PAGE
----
Scientists freeze Great Barrier Reef coral in world-first trial
Tags: Science and Technology
Scientists working on Australia's Great Barrier Reef have successfully tested a new method for freezing and storing coral larvae, in a bid to restore the reef threatened by climate change.
Cryogenically frozen coral can be stored and later reintroduced into the wild but the process requires sophisticated equipment including lasers.
A new lightweight "Cryomesh" could be manufactured more cheaply and better protect corals, according to scientists.
Cryomesh is a specially fabricated mesh used as a substrate in cryopreservation. The mesh technology will help store coral larvae at -196°C (-320.8°F).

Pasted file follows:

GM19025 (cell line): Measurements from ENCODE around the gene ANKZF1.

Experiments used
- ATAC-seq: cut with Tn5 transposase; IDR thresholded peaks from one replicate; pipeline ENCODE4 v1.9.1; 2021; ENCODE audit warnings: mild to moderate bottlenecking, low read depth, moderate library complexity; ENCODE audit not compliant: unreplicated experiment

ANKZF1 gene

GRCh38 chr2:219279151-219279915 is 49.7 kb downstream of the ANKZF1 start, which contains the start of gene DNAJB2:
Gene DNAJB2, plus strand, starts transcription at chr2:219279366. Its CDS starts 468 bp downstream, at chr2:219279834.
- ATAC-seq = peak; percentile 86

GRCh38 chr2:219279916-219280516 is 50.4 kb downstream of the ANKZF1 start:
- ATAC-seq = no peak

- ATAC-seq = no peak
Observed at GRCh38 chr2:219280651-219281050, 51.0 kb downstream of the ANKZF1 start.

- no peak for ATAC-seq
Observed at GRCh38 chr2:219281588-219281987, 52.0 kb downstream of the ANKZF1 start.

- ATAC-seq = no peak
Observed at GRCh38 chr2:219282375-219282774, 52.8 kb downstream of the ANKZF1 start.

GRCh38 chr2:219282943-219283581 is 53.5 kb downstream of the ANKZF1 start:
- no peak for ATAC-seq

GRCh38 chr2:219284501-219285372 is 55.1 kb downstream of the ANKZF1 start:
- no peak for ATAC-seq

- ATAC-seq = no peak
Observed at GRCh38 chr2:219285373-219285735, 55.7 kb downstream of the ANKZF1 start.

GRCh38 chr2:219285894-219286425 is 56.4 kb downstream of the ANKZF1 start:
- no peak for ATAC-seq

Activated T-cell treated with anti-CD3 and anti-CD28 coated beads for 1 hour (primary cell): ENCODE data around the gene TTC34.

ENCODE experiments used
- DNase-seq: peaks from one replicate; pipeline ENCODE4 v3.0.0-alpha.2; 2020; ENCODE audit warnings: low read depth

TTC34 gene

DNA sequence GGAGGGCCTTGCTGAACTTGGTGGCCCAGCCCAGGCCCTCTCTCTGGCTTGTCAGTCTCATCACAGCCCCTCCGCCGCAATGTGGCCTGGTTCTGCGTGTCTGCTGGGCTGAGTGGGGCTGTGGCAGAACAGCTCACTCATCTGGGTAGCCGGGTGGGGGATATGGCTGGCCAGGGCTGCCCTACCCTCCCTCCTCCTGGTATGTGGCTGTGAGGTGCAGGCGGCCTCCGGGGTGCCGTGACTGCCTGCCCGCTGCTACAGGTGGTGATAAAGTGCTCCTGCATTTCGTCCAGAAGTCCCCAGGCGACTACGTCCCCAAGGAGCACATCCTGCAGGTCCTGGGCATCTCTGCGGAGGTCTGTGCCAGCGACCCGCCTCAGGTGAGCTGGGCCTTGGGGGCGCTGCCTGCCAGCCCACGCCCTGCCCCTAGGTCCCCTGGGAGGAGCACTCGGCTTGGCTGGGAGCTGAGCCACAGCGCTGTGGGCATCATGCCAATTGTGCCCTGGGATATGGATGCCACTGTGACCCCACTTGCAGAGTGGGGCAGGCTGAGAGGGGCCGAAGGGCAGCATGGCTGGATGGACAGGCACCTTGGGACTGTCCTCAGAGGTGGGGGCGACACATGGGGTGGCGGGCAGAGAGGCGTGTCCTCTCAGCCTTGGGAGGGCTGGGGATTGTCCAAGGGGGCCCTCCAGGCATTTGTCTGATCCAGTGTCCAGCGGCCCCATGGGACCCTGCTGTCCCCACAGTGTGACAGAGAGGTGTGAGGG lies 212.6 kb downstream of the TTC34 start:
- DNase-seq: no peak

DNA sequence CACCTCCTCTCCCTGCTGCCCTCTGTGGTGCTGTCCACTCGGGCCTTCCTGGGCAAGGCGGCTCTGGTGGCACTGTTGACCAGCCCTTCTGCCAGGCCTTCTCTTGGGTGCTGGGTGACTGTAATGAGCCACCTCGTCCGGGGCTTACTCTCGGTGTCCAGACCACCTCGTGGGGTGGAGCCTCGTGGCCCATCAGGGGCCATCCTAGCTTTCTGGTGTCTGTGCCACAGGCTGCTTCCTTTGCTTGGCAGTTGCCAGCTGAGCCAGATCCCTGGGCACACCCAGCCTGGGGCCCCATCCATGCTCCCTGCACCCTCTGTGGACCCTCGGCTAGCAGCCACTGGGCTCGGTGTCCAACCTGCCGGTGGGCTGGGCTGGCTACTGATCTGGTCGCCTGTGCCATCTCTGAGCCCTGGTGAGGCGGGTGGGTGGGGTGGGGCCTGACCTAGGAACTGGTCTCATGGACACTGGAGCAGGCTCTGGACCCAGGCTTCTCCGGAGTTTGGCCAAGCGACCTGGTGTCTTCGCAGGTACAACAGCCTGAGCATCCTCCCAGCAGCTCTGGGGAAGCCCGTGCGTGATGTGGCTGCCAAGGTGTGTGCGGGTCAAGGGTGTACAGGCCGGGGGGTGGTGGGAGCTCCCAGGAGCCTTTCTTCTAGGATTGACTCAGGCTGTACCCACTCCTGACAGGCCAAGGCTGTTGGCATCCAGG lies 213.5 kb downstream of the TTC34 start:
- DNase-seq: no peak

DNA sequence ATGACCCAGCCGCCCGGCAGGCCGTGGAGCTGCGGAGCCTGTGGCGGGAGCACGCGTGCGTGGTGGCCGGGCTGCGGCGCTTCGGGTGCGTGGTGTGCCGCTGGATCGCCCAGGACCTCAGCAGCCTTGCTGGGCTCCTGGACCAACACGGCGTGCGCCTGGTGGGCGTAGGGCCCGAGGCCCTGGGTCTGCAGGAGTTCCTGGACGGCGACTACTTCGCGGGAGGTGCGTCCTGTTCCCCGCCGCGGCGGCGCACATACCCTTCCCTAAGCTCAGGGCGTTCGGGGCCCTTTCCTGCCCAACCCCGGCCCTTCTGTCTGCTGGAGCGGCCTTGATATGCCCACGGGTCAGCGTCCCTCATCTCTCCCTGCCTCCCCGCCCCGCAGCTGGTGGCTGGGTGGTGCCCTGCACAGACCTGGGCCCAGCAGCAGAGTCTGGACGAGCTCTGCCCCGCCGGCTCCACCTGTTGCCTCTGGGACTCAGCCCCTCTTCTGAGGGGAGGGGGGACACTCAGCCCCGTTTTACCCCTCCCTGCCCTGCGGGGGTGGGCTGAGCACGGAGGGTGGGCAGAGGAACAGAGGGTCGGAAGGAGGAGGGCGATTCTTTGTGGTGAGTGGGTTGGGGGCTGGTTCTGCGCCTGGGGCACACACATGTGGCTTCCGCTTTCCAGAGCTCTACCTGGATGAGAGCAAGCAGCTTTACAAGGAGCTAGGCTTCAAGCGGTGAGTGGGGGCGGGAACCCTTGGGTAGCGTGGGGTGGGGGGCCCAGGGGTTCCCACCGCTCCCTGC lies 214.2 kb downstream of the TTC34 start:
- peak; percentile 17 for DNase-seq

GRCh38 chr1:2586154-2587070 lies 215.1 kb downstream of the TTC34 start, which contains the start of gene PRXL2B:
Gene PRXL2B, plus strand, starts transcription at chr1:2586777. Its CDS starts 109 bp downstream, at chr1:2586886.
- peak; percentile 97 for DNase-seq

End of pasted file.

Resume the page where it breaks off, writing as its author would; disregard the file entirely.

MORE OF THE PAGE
Scientists are conducting scientific research to protect coral reefs as rising ocean temperatures are destabilising this fragile ecosystem.
The Great Barrier Reef has experienced four bleaching events in the past seven years.
What are Coral reefs?
Coral reefs are one of the most biologically diverse marine ecosystems on Earth.
They play an important role in marine ecosystems and support habitats for flora and fauna in the ocean.
Each coral is called a polyp and thousands of such polyps live together to form a colony.
About Great Barrier Reef
It extends for 1400 miles along the north-east coast of Queensland, Australia and is the world's most extensive and rich coral reef ecosystem.
It is made up of more than 2,900 reefs and more than 900 islands.
It is the largest single structure in the world made by living organisms.
This reef was selected as a World Heritage Site in 1981.
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